Panama 1990Panama

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Panama
Panama 

World Nomads


Panama - Introduction 1990
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Background: With US backing Panama seceded from Colombia in 1903 and promptly signed a treaty with the US allowing for the construction of a canal and US sovereignty over a strip of land on either side of the structure (the Panama Canal Zone). The Panama Canal was built by the US Army Corps of Engineers between 1904 and 1914. On 7 September 1977 an agreement was signed for the complete transfer of the Canal from the US to Panama by 1999. Certain portions of the Zone and increasing responsibility over the Canal were turned over in the intervening years. With US help dictator Manuel NORIEGA was deposed in 1989.


Panama - Geography 1990
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Location

Geographic coordinates

Map reference

Area

Land boundaries: 555 km total; Colombia 225 km, Costa Rica 330 km

Coastline: 2,490 km

Maritime claims: Territorial sea:200 nm

Climate: tropical; hot, humid, cloudy; prolonged rainy season (May to January), short dry season (January to May)

Terrain: interior mostly steep, rugged mountains and dissected, upland plains; coastal areas largely plains and rolling hills

Elevation

Natural resources: copper, mahogany forests, shrimp
Land use

Land use: 6% arable land; 2% permanent crops; 15% meadows and pastures; 54% forest and woodland; 23% other; includes NEGL% irrigated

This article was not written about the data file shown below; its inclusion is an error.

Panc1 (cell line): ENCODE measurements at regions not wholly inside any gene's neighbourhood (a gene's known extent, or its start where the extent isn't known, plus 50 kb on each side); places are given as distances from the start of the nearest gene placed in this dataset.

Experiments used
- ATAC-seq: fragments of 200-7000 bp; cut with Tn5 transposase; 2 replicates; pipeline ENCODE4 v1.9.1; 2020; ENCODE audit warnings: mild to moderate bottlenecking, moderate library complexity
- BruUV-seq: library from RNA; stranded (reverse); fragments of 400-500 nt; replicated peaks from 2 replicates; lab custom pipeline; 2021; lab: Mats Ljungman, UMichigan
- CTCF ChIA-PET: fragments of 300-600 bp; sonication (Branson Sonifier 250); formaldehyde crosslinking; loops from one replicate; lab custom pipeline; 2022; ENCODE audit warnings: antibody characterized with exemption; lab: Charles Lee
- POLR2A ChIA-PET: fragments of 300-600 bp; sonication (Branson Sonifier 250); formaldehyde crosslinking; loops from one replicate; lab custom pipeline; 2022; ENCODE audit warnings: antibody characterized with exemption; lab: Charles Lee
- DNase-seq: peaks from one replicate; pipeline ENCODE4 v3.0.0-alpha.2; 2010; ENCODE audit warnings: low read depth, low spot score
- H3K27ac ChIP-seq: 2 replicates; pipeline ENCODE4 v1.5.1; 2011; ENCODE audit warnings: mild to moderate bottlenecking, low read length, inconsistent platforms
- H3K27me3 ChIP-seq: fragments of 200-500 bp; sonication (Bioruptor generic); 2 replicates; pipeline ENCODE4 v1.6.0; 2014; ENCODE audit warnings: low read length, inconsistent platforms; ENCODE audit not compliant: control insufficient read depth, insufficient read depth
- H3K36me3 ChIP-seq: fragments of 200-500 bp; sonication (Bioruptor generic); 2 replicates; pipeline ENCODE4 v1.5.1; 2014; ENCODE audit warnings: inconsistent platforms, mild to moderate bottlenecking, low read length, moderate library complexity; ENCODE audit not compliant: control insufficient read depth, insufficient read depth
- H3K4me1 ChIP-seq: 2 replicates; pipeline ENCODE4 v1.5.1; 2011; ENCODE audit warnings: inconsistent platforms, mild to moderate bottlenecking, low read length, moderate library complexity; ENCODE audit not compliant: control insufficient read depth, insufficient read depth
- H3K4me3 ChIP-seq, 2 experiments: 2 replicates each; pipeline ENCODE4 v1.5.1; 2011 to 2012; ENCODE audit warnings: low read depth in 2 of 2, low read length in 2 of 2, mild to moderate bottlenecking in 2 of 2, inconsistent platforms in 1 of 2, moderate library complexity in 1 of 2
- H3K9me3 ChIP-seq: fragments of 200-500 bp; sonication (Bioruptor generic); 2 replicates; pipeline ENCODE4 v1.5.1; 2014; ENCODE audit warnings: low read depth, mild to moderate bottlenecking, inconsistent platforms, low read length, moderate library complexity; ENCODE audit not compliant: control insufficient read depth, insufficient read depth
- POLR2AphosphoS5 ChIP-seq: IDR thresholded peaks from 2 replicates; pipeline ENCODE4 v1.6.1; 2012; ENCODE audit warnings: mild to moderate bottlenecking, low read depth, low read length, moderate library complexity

Irrigated land

Major rivers

Major watersheds area km²

Total water withdrawal

Total renewable water resources

Natural hazards

Geography
Note: strategic location on eastern end of isthmus forming land bridge connecting North and South America; controls Panama Canal that links North Atlantic Ocean via Caribbean Sea with North Pacific Ocean


Panama - People 1990
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Population: 2,425,400 (July 1990), growth rate 2.1% (1990)

Nationality: noun--Panamanian(s; adjective--Panamanian

Ethnic groups: 70% mestizo (mixed Indian and European ancestry), 14% West Indian, 10% white, 6% Indian

Languages: Spanish (official; 14% speak English as native tongue; many Panamanians bilingual

Religions: over 93% Roman Catholic, 6% Protestant

Demographic profile
Age structure

Age structure

Dependency ratios

Median age

Population growth rate

Birth rate: 26 births/1000 population (1990)

Death rate: 5 deaths/1000 population (1990)

Net migration rate: NEGL migrants/1000 population (1990)

Population distribution

Urbanization

Major urban areas

Environment
Current issues: dense tropical forest in east and northwest

Air pollutants

Sex ratio

Mothers mean age at first birth

Maternal mortality ratio

Infant mortality rate: 22 deaths/1000 live births (1990)

Life expectancy at birth: 72 years male, 76 years female (1990)

Total fertility rate: 3.1 children born/woman (1990)

Contraceptive prevalence rate

Drinking water source

Current health expenditure

Physicians density

Hospital bed density

Sanitation facility access

Hiv/Aids

Major infectious diseases

Obesity adult prevalence rate

Alcohol consumption

Tobacco use

Children under the age of 5 years underweight

Education expenditures

Literacy: 90%

School life expectancy primary to tertiary education

Youth unemployment


Panama - Government 1990
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Country name: conventional long form: Republic of Panama

Government type: centralized republic

Capital: Panama

Administrative divisions: 9 provinces (provincias, singular--provincia) and 1 territory* (comarca; Bocas del Toro, Chiriqui, Cocle, Colon, Darien, Herrera, Los Santos, Panama, San Blas*, Veraguas

Dependent areas